TV documentary had a strong year with two Screen Australia-funded titles exceeding one million viewers. “Special mention must go to War on Waste, which created a national discussion on the environmental impact of rubbish, and quite literally saw people ditching disposable coffee cups and major businesses phasing out plastic bags,” said Graeme Mason.

Ratings: Top 5 Screen Australia-Funded Documentaries

Due to complexities in the definition of documentary, only Screen Australia titles are reported here.

Title Network Ave. audience
(metro + regional)
War On Waste (eps 1-4) ABC 1,275,000
David Stratton's Stories of Australian Cinema ABC 1,010,000
Stop Laughing...This Is Serious series 2 ABC 904,000
Ice Wars ABC 739,000
Making Muriel ABC 665,000

Note: Full source notes at end of release. War On Waste episode four was a follow-up to the original series.

Although ratings figures aren’t available, the high-profile Netflix global acquisitions of Australian documentaries Casting Jon Benet and Barbecue were other notable commercial successes.


Since its inception, Screen Australia has invested over $25m in 150+ digital originals. The 2017 top trending YouTube video in Australia was the Superwog Pilot, garnering over 1m view in four days. The 23 minute episode was funded through Skip Ahead, and beat out high profile international competitors such as Carpool Karaoke. Adelaide comedy duo and fellow Skip Ahead alumni, The RackaRacka took home the inaugural AACTA Award for best online video or series.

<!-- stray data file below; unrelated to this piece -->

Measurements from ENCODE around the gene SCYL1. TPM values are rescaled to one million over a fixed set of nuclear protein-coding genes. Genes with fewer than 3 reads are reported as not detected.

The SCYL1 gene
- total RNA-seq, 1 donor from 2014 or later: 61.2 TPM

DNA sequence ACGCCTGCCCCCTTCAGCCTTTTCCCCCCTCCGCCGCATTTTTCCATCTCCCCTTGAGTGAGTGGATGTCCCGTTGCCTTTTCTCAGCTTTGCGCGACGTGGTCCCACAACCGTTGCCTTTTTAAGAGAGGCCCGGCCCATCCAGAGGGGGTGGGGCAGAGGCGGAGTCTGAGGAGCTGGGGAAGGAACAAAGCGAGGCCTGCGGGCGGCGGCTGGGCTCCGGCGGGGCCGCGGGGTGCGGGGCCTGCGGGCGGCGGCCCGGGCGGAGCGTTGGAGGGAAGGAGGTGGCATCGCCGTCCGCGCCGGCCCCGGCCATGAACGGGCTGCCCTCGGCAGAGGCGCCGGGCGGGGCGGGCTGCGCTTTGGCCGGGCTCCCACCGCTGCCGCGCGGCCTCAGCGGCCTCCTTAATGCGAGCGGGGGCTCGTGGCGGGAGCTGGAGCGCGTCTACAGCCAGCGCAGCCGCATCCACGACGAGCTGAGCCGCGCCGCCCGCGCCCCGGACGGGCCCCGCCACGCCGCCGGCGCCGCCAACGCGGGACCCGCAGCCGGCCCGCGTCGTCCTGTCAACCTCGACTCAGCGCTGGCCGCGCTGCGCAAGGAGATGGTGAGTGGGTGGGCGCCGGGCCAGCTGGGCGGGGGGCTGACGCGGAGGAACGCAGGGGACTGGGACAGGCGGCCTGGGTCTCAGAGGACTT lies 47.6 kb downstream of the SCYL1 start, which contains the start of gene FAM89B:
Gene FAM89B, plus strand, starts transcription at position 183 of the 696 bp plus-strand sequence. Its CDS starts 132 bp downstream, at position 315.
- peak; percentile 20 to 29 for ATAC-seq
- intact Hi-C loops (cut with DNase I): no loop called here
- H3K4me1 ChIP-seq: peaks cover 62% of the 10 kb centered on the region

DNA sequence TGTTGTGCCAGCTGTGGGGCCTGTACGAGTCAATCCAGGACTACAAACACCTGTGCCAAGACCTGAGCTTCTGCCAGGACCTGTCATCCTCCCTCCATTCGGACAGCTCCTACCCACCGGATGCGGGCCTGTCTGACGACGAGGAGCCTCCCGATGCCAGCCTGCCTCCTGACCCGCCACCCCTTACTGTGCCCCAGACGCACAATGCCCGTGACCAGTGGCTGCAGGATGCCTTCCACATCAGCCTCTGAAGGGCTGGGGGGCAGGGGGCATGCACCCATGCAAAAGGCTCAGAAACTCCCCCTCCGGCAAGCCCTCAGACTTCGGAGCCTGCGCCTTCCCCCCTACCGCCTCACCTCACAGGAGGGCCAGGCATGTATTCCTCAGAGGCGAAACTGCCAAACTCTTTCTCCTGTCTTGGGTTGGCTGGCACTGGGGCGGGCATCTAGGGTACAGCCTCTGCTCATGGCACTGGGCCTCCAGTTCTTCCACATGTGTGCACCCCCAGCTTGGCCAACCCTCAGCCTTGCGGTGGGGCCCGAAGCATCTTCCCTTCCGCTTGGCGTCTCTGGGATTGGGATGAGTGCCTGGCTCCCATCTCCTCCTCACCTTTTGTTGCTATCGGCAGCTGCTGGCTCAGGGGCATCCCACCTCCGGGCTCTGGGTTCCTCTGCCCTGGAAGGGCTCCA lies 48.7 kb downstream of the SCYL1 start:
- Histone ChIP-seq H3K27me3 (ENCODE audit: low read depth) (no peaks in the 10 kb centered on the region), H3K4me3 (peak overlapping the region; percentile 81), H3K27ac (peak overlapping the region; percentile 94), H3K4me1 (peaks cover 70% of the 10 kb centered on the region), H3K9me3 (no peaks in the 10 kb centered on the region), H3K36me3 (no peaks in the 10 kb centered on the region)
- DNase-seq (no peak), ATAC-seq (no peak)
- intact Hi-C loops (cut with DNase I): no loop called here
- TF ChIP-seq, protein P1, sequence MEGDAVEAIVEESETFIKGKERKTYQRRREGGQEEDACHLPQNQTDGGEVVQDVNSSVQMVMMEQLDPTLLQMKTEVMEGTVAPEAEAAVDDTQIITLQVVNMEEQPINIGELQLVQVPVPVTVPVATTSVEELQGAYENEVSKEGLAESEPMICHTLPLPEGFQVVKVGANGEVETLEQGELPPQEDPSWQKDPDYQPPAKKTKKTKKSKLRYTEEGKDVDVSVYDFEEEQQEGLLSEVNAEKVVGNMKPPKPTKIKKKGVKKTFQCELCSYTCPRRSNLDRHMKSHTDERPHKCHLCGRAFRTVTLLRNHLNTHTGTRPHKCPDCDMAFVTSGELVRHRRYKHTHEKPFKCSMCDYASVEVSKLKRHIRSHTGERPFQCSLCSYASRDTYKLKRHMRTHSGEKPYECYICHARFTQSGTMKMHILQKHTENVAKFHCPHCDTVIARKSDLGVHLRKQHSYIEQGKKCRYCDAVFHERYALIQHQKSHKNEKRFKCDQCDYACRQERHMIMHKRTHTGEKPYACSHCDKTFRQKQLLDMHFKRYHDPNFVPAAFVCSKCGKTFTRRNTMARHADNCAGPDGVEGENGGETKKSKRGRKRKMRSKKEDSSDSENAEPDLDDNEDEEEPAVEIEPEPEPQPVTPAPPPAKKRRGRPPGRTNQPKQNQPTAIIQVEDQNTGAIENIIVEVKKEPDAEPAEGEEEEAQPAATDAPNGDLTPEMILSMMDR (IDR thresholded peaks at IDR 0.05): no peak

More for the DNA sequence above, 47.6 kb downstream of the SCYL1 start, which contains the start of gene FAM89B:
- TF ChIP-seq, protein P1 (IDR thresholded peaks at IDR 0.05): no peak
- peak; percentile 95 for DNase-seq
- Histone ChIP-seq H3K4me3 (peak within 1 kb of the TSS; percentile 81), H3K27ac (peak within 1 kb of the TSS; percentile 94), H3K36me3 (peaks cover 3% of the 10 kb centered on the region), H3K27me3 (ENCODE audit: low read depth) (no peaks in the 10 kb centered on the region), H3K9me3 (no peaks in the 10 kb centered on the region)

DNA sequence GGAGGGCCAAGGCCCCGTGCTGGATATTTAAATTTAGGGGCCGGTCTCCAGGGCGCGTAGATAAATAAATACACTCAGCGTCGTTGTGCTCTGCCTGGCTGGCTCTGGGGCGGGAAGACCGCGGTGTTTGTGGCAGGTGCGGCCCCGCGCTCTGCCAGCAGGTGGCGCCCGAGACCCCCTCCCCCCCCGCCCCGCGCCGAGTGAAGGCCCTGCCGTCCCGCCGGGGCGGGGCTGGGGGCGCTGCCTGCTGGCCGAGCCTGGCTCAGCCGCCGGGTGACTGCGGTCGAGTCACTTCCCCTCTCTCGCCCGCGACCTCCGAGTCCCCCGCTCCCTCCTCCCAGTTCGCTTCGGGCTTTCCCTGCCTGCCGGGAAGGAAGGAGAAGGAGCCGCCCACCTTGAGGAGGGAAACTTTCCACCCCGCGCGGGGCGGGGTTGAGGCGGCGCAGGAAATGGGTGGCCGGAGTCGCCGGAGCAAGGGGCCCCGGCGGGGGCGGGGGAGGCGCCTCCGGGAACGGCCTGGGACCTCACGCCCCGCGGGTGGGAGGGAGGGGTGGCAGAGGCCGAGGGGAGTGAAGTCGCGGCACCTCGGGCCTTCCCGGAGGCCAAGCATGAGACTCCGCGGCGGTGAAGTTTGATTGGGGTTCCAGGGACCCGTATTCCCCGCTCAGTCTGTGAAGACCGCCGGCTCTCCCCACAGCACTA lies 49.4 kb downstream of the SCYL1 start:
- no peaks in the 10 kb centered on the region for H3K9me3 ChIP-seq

Queensland-based production company Ludo received its second International Emmy® for its ABC ME series Doodles.

“Online is at a really interesting juncture, where we are increasingly seeing networks wanting to acquire the rights to digital originals that have already premiered online, or commission additional seasons for TV,” said Graeme Mason. “We’re working very closely with our creators as they navigate issues around creative control, exclusivity and ensuring their audience stays with them through any platform change.”


In feature film, 2018 kicks off with high profile titles including all-star comedy Swinging Safari in cinemas now, and soon period western Sweet Country (25 January), The BBQ (22 February), the Spierig’s thriller Winchester starring Helen Mirren (22 February) and Simon Baker’s film adaptation of Breath (3 May). The eagerly anticipated films Storm Boy, Hotel Mumbai and Cargo do not have premiere dates as yet.